As more developers and new residents set up shop in Indianapolis, the city’s parks department is trying to save green space for them.
Marion County grew by more than 73,000 people in the last decade, according to the U.S. Census Bureau, and has added countless development projects. More people, more amenities, right? But just 4% of Indianapolis’ land is used for parks and recreation, compared to the national median of 15%, according to conservation organization The Trust for Public Land.
So when Indianapolis Parks and Recreation staff saw a large piece of land up for sale near a well-loved park, they jumped at the chance to buy it—and to do better than in the past.
“The opportunity to capture this land is now,” Indy Parks Deputy Director Don Colvin told a City-County Council committee in July. “Otherwise, it’ll forever be lost.”
André Denman, Indy Parks’ principal park planner and greenways manager, said the city has learned from experience, especially from an unexpected housing boom in the late 1980s and early 1990s in Pike Township on the northwest side.
“We did not acquire land as we should’ve out there,” Denman said. “Now, they have 4,000 acres at Eagle Creek to make up the difference, but they don’t have many neighborhood parks, so that people don’t have to go all the way to Eagle Creek. We as park planners have said that we don’t want to make that mistake again.”
Eagle Creek also has an admission fee, unlike regional parks.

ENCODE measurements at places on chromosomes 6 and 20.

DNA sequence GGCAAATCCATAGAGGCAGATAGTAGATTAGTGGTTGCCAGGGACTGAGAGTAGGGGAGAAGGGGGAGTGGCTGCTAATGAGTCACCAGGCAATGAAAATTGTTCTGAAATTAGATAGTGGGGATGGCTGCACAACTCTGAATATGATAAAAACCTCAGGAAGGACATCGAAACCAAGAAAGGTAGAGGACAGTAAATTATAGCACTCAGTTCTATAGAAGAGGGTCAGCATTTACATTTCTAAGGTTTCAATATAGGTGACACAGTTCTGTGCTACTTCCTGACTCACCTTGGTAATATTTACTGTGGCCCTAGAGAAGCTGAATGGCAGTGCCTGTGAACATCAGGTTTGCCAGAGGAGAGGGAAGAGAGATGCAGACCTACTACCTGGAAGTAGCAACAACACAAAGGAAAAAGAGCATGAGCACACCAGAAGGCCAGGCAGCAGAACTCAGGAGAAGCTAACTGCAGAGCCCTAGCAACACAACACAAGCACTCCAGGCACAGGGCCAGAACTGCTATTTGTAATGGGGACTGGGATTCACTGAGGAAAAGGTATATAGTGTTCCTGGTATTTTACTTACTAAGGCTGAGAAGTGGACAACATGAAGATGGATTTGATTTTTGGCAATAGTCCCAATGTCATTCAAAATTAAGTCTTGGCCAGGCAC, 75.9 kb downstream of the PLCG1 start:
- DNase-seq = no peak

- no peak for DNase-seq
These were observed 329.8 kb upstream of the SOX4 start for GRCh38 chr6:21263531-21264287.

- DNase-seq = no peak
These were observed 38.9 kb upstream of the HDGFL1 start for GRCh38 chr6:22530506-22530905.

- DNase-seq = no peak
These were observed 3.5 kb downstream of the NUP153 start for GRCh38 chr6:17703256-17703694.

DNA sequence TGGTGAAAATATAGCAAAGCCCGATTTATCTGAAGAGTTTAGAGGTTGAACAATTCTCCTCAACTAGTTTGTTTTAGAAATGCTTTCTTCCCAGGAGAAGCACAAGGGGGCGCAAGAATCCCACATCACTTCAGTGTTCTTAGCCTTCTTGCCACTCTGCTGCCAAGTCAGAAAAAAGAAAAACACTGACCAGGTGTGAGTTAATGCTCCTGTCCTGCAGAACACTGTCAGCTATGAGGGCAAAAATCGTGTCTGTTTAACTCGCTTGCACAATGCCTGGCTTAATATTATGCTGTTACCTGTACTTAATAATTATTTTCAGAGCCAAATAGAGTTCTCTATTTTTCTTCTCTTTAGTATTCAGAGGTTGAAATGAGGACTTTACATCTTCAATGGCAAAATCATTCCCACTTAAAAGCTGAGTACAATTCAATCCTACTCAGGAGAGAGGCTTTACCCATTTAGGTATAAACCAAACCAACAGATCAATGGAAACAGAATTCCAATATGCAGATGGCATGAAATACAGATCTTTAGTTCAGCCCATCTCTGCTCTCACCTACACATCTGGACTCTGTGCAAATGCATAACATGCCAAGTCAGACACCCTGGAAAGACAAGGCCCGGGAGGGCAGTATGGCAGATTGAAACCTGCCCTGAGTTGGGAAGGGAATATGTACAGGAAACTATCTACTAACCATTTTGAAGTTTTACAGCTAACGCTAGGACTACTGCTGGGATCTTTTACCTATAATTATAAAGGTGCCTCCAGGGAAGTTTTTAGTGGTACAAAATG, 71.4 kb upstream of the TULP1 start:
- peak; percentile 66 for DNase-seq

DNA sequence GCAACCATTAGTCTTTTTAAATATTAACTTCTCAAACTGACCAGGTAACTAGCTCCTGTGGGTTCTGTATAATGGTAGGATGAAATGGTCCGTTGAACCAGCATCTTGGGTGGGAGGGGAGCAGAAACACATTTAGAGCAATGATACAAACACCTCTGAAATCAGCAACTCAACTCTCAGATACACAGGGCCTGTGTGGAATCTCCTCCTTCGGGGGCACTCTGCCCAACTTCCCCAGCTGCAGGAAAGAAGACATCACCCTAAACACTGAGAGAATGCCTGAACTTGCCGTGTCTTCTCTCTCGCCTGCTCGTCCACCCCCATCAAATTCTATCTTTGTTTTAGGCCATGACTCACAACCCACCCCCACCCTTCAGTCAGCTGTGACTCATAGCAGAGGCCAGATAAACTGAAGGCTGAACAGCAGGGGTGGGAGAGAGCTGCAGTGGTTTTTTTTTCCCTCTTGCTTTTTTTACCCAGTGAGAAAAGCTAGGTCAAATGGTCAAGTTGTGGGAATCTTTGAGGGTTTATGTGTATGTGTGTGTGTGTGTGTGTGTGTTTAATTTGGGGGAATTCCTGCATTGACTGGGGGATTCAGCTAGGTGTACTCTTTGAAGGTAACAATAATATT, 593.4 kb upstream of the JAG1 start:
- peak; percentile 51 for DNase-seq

Denman was online in April or May, looking at properties as an everyday Warren Township resident, when he came across a listing for a 40-acre abandoned golf course at 10702 E. 25th St., a little south of the 200-acre Grassy Creek Regional Park at East 30th Street and North German Church Road.
Grassy Creek is one of Indianapolis’ larger parks, but it’s so popular that its single shelter books up quickly, Denman said, and people often park on the grass when the parking lot fills up, according to Colvin. (Indy Parks doesn’t track attendance at Grassy Creek.)
“I brought this property to the team, and that’s how quick it happened,” Denman said of the former golf course. “It was like, ‘Hey, this is for sale, and we don’t want to waste time, so let’s see what we can do to get this into the government process.’”
By the end of July, Indy Parks received the go-ahead from its own board and the City-County Council’s Parks and Recreation Committee, and in August, the full council gave its stamp of approval.
The deal closed Tuesday evening, according to former owner John Levinsohn, who bought the land as an investment in 2009. But had the city called just a few weeks later, the property would’ve been on its way to becoming a subdivision.
“The housing market is white-hot right now, and there was a subdivision to the east that was doing quite well and was almost sold out,” said Levinsohn, who leads Levi Investment Realty. “I was keeping track of the progress they were making, and it seemed like now would be a good time.”
Levinsohn already had a verbal agreement in place with builders to turn the site’s 40 acres into about 100 residential lots but “dropped everything” when he heard Indy Parks was interested.
“It’s in Marion County, and there’s just not a lot of land left,” he said. “This is kind of a one-time opportunity for everyone.”
What’ll happen to the new chunk of land in the long term is up to the public, but for now, the plan is to keep it in a more natural, budget-friendly state, according to Indy Parks.
Indianapolis has historically spent less per capita on its parks than peer cities across the United States.
Indianapolis ranked 93 out of 100 U.S. cities in 2017 for its spending of $35 per resident on free public parks, according to The Trust for Public Land. That’s the most recent year Indianapolis actively shared data with the group, according to Public Relations Director Keith Maley.